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July 10
1940: Luftwaffe launches Battle of Britain
[ 2007-07-03 19:28 ]

July 10
Two RAF pilots from Fighter Command return from their latest encounter with the Germans unscathed
1940: Luftwaffe launches Battle of Britain

England have

The German Air Force, the Luftwaffe, has mounted a series of attacks on shipping convoys off the south-east coast of England.

It is the first major assault by the Luftwaffe and is being seen as what the Prime Minister, Winston Churchill, dubbed in a speech three weeks ago as the beginning of the "Battle of Britain".

Although heavily outnumbered, the British fighter pilots put up a fierce fight and succeeded in driving off the attackers.

The Air Ministry says they inflicted "the greatest damage on the German air force since bombing raids on this country began".

In total the Air Ministry says 14 enemy aircraft were shot down and 23 more were severely damaged.

Two British fighters were lost, but the pilot of one survived and is safe.

The bombing raids began at dawn hitting airfields along the south and east coasts of England.

But the main attacks took place offshore later in the day, when two shipping convoys were targeted. The first was at 1100 hours off Manston and at 1325 hours a large force of about 120 enemy aircraft approached a convoy between Dover and Dungeness.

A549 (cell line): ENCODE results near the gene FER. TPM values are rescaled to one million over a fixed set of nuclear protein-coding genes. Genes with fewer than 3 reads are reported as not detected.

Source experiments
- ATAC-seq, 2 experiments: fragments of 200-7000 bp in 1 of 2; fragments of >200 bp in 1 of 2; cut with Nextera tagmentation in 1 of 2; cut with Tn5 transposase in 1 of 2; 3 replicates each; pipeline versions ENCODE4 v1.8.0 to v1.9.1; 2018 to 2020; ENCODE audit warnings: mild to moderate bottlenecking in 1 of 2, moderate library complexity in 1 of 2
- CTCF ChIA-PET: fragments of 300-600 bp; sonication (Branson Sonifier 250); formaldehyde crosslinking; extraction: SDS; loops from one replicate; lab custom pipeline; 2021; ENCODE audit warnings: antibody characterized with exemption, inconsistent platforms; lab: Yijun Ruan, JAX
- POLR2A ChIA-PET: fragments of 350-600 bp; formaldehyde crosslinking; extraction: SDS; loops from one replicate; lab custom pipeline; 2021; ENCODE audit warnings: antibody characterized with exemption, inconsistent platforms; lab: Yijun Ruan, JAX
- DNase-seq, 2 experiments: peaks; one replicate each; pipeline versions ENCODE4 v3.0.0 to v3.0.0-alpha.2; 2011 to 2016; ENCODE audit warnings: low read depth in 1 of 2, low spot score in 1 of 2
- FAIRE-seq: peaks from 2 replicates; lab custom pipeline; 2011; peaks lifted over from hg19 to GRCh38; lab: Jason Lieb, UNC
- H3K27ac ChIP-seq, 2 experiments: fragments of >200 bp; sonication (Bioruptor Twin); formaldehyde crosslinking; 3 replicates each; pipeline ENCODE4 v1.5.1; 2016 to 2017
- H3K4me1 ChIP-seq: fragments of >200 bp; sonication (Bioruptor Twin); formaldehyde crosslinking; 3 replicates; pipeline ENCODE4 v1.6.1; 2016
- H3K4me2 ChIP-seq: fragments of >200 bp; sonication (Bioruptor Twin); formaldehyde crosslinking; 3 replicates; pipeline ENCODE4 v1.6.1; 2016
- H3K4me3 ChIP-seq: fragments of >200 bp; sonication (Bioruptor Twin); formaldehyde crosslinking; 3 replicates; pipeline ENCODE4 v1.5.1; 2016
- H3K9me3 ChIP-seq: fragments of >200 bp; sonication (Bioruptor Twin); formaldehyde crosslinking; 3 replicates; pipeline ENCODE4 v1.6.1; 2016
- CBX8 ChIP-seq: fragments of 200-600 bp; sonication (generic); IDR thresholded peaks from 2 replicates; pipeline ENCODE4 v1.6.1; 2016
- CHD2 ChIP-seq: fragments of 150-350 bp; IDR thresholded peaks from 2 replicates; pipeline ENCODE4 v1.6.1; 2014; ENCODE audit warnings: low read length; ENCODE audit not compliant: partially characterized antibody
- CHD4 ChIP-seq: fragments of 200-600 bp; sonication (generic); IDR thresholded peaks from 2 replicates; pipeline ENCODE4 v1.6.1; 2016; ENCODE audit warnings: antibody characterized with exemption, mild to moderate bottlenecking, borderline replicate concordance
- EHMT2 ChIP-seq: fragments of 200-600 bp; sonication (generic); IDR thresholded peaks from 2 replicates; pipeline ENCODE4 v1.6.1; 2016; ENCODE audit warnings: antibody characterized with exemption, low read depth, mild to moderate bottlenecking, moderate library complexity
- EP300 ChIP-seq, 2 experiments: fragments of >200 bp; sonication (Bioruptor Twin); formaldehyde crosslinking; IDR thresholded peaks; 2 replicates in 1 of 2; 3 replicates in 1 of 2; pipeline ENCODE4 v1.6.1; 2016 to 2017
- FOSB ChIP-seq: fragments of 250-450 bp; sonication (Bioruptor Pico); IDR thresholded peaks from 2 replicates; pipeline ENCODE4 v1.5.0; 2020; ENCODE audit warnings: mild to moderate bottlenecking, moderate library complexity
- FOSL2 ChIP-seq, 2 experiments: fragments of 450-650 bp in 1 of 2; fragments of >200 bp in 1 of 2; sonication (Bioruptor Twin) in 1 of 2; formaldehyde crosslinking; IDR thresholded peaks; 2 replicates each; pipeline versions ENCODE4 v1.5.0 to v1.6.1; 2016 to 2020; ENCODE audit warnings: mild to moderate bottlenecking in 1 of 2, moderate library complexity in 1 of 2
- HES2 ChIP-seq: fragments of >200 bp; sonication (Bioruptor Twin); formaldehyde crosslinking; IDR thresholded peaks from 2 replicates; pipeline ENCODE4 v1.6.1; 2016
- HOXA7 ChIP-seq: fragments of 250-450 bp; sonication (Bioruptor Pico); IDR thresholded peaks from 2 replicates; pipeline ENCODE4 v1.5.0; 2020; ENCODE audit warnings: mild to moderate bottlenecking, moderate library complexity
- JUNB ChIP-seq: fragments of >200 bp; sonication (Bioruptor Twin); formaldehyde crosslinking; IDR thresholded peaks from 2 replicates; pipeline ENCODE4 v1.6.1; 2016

Spitfire pilots went into the attack shooting down a number of Messerschmitt 110s and 109s. Exact numbers are difficult to verify but it seems at least nine planes were shot down.

On landing the Spitfire pilots said when they made their last attack and came round again to carry on the fight the sky was clear of German aircraft.

Towards evening Hurricane pilots sighted nine Heinkel bombers protected by more than 50 fighters attempting to attack shipping off the east coast. The bombers were surrounded by two rings of Messerschmitts - but the Hurricanes broke through and attacked the bombers shooting down at least two.

People watching from the south-east coast say the first sign of the attack was when a wave of about 20 German bombers with a similar number of support fighters dived out of the clouds.

They rained bombs down on a convoy of ships, but did not hit. A second wave of bombers and fighters followed but before a second load of bombs could be released, the ships opened fire with their anti-aircraft guns.

At this moment, a flight of Spitfires appeared and flew straight into the middle of the German formation - hitting one bomber which crashed into the sea.

It appears the intensity of the attack took the Germans by surprise and completely destroyed their formation.

One eye-witness told The Times newspaper: "I saw 10 machines crash into the sea, they included bombers and fighters. The range of operations was too extensive to see everything, for it was over land and sea.

"The British fighters were fewer than the Messerschmitts sent to protect the bombers, but the superiority of our airmen and machines was most convincing."